As a part of Reach Out’s latest project, in lieu of International Women’s Day,
Poet Vivimarie Vanderpoorten
Photograph by Gerald Pereira
Poetry happened to me like my career, something totally unplanned, unwished for, unprepared for. I cannot say with any degree of truth, that ‘I always wanted to be a writer/poet/whatever’ though I did start writing when I was very young. My first ‘poem’ was something about the moon being “yellow/and a heavenly fellow” when I was five. At sixteen, I wrote a poem about a child who died when a parcel bomb intended for his father exploded in his hands. I just used this medium to express myself at first and then later after studying literature for my BA, realized that it takes an awful lot of talent to be a poet, and ‘just wanting to express myself’ was not enough. I stopped writing. It was years later that I started showing it to a few close friends, then a professor I was working for as a research assistant. Everyone said they liked what I said and how. I sent a poem to the Sunday Times’ ’100 words’ column, after my father’s death and posted one on British Council’s writeclique.com days after the tsunami. That was the beginning of me believing that my poetry could be shared. Publishing my book is the fourth bravest thing I have done. It means you have to not only believe in yourself and your voice but it also means accepting criticism and acknowledging the shortcomings of your art and the fact that you will constantly need to work at improving it.
Model and journalist, Roel Raymond
Photograph by Aamina Nizar
A deeply impressionable child, I had wanted to be many things once I grew up. An Olympic athlete, a crane operator, a soldier, and – in a final desperate bid to hold a gun – a security guard. At 27, finally grown up, I am a mother, a model, a student, a writer and a journalist. A hopeless romantic, I also had a new ‘crush’ every day – from real, live boys to fictional characters in books; the most memorable and obvious one being Rhett Butler from Gone With The Wind. Today I am in the process of divorcing my husband of five years and raising my superstar son on my own. Does life pan out exactly the way you want it? Sometimes not. But you learn the most valuable lessons when you are lost. I learned that no matter where I looked, the answer always lay within. I learned that sustainable happiness can be found – if you refuse to dwell on the past, refuse to fret about the future and live only in the moment – in the ‘right now’. I learned it is possible to have faith without the external trappings of religion and that love without object encompasses all. However with time I learned that I could create my own reality; that I could write, direct and produce my life story, just the way I wanted it. You can too.
Tv producer Sharmini Boyle
Photograph by Aamina Nizar
I started off wanting to be a documentary maker but over time have ended up being more broadly involved in the TV industry in Sri Lanka.
I feel lucky to have been able to follow the professional career I have, which is primarily as a TV producer because it has taken me to the most unexpected places and given me the chance to get involved with so many interesting initiatives. I feel a good sense of job satisfaction in general.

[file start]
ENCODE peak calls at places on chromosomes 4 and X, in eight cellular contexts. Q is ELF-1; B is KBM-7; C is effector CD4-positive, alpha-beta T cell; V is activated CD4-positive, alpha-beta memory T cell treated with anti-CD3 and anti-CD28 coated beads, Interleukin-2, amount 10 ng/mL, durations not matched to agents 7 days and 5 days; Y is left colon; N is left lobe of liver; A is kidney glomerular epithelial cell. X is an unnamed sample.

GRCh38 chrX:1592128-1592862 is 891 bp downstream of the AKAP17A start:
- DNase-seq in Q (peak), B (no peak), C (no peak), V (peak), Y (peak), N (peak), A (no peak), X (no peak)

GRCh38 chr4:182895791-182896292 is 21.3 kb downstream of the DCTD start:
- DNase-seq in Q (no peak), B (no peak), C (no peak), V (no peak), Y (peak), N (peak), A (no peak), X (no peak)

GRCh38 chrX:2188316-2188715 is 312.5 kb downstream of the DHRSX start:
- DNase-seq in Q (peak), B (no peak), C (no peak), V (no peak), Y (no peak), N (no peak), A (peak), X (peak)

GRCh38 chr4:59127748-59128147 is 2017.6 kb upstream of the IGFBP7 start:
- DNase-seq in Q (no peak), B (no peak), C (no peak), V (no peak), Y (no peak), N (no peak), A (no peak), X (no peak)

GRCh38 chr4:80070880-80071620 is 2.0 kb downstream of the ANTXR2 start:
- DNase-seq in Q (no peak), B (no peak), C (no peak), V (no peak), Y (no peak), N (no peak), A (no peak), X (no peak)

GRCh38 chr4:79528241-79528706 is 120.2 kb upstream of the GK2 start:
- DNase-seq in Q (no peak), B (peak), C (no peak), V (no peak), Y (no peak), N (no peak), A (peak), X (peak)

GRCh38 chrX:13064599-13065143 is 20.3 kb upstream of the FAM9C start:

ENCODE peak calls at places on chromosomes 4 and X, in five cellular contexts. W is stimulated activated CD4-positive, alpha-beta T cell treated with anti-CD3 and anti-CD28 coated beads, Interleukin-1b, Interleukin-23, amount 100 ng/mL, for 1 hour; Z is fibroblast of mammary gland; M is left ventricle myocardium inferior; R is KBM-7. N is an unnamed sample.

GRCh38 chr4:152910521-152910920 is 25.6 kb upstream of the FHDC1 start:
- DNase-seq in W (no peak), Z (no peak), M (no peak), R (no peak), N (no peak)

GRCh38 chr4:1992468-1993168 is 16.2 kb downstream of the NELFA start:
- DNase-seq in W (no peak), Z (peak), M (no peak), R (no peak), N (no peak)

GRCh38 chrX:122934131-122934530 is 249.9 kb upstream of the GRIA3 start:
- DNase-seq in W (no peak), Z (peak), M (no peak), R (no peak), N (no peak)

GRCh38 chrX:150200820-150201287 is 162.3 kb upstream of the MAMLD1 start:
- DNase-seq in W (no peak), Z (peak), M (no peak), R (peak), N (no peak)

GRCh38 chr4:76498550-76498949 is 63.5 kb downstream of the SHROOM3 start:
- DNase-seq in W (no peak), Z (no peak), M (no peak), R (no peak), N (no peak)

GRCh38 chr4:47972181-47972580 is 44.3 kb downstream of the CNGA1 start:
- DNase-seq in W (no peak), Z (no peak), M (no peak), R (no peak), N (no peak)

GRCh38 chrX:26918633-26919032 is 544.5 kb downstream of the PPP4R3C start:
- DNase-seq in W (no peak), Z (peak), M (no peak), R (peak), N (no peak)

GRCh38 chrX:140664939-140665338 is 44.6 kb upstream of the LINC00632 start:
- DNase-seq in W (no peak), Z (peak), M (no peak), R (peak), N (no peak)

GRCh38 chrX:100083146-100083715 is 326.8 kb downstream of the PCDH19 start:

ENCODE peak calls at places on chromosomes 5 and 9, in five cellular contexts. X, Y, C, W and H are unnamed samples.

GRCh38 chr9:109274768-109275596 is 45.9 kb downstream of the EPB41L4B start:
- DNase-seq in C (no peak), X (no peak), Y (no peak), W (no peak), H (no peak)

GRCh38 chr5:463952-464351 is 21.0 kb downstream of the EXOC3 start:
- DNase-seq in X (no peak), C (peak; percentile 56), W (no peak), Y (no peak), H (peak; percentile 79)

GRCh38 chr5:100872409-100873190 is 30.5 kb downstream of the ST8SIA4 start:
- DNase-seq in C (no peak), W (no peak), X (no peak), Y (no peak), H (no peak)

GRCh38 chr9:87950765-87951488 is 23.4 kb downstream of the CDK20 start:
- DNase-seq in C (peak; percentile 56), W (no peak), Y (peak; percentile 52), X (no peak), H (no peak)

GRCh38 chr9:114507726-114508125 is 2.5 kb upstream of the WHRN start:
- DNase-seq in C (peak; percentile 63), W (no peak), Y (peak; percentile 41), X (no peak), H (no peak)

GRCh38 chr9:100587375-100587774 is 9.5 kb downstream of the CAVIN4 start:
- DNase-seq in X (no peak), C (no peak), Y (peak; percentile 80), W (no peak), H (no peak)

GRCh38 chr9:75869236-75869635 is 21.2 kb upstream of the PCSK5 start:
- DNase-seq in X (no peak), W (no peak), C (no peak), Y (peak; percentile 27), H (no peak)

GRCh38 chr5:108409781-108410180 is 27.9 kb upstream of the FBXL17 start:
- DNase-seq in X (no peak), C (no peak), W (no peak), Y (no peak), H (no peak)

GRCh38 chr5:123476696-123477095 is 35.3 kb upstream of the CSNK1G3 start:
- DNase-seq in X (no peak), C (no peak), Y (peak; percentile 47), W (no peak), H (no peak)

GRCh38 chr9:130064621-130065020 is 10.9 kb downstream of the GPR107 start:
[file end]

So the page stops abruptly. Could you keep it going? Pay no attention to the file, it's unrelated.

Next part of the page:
However, the media is ever changing, not because of new technology alone, or that it is such a market driven industry, but also because it is so closely linked to other developments in society and politics.
So there are always challenges to face in trying to stay in there and be effective and viable – which takes hard work too.
Sri Lanka is yet to fully exploit the potential of its media industry but this has begun to happen and together with the impact of global media developments, unpredictable and exciting changes will take place in the future.
Philanthropist and counsellor from Akurana, Kandy Ghaneema Thaha
Photograph by Shifani Reffai
Born into the family of a village headman I have always been concerned with the problems of the people. In a village everyone knows everyone, but does not know the problems of everyone. Only those who are willing to listen to the problems come to realise how difficult it is to live without a bread winner for the family. Today, with the rising cost of living, disappearance of extended family system and lack of empowerment of women, if and when the husband dies, divorces or leaves the wife – usually burdened with the children too – she finds it almost impossible to survive. The need for empowerment in order to survive is essential but not done by any governmental departments. Therefore giving them financial assistance, for the minimum needs to be fulfilled, is essential. I have been involved in finding help for these single women – either from my own money or from kind donors. Helping them to get food and clothes, housing, wells on one hand and on the other hand listening to their problems and advising them how to get about life are two important aspects they need. Also whenever there are common problems in the village the woman’s voice is heard much better if only we take the trouble to get involved. I feel there is so much a village woman can do for the society if only we take the initiative to care enough about people.